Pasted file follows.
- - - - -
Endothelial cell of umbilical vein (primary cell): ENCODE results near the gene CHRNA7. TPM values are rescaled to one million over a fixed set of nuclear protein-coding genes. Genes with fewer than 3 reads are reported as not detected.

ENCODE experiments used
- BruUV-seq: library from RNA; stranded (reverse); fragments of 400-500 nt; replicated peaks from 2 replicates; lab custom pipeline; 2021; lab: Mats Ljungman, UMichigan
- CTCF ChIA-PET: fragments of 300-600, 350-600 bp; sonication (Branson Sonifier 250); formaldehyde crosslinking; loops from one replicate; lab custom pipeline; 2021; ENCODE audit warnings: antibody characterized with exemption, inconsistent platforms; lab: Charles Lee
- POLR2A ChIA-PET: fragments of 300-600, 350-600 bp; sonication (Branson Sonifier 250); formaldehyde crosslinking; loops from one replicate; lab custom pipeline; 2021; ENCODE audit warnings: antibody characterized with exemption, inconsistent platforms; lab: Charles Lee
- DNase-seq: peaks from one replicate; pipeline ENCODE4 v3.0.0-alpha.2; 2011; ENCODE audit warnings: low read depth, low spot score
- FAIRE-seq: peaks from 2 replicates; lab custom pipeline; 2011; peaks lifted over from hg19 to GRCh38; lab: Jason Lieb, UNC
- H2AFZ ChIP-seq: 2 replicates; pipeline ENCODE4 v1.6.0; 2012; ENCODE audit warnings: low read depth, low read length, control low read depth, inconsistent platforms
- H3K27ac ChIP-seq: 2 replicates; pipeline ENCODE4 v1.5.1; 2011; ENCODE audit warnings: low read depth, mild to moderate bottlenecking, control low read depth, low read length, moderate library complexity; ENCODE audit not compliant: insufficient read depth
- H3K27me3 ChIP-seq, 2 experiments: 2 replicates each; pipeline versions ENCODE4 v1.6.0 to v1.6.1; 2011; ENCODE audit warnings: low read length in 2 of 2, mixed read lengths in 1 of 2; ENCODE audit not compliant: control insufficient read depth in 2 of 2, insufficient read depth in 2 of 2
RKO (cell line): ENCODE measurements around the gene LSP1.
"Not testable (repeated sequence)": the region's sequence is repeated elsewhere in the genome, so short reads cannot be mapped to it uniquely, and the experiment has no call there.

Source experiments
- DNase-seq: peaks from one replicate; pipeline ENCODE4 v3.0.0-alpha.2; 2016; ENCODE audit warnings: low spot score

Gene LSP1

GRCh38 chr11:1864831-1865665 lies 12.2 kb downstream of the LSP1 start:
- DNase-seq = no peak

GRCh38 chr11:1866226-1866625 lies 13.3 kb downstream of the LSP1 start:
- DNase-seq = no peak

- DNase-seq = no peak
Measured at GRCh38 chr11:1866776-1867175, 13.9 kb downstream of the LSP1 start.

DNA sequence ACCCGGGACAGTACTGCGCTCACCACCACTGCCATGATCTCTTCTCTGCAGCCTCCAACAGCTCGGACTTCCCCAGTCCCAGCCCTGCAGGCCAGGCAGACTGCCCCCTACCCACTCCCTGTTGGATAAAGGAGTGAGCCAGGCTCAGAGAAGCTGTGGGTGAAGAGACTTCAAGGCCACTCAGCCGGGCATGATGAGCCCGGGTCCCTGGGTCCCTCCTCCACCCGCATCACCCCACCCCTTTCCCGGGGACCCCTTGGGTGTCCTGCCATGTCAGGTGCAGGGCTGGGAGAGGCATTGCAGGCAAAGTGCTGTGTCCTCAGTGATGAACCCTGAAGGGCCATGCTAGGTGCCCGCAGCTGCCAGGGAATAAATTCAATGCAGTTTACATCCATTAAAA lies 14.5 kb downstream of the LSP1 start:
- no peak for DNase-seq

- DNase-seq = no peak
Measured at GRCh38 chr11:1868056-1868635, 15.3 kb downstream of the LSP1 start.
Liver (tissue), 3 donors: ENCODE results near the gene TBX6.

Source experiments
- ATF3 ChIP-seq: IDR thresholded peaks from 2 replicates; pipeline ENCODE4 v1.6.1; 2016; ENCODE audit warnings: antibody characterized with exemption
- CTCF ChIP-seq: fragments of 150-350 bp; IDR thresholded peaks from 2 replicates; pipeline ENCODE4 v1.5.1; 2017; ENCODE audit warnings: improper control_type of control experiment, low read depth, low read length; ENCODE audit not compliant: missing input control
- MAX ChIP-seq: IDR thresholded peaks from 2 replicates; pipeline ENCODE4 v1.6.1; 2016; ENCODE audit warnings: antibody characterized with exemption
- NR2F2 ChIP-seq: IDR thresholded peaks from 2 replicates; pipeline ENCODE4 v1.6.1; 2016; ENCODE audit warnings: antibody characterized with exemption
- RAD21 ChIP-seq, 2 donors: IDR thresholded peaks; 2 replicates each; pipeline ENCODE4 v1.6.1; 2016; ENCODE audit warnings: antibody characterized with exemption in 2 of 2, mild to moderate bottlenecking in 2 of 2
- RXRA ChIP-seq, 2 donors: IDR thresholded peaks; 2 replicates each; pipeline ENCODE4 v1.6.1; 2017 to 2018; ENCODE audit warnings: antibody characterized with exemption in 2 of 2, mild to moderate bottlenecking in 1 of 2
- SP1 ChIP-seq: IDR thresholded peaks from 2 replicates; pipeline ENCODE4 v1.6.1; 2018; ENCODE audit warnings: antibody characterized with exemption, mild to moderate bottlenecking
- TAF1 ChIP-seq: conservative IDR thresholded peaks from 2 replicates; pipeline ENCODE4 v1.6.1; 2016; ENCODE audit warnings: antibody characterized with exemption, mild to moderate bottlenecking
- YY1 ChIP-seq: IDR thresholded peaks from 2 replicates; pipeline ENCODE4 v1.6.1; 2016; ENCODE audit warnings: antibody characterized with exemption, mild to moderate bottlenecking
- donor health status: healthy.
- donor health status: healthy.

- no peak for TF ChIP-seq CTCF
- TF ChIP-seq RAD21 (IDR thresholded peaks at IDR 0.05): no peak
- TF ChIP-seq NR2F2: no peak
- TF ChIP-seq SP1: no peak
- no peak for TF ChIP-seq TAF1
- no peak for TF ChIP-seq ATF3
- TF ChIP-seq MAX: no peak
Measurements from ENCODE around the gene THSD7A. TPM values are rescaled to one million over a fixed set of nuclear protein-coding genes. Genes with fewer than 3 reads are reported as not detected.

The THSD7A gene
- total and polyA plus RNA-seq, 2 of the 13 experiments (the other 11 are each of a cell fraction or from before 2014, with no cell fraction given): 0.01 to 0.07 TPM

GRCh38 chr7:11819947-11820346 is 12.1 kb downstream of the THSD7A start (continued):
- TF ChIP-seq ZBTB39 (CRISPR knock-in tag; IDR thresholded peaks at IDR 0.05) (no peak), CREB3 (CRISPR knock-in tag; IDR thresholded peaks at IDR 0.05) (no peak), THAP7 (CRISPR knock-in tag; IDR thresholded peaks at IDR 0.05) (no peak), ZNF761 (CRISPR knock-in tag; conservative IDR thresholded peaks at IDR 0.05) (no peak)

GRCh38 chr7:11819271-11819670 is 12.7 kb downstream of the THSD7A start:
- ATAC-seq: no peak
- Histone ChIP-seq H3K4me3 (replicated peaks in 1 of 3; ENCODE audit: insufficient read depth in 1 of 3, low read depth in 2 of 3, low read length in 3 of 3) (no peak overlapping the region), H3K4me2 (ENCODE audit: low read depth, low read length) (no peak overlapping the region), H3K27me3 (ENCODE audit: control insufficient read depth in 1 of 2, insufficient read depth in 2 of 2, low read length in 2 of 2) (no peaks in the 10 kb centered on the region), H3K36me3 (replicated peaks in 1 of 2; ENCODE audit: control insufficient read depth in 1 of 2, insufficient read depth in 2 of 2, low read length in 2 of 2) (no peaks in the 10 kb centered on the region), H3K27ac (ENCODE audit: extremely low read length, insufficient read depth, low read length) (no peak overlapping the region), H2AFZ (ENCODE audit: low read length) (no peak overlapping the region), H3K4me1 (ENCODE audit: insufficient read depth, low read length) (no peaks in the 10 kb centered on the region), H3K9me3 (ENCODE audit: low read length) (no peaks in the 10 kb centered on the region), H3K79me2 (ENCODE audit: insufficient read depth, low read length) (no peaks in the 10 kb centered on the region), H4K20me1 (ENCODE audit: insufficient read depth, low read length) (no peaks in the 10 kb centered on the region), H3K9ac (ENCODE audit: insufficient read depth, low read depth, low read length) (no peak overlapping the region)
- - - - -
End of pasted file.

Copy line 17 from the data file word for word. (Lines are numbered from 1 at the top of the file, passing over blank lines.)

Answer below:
- DNase-seq = no peak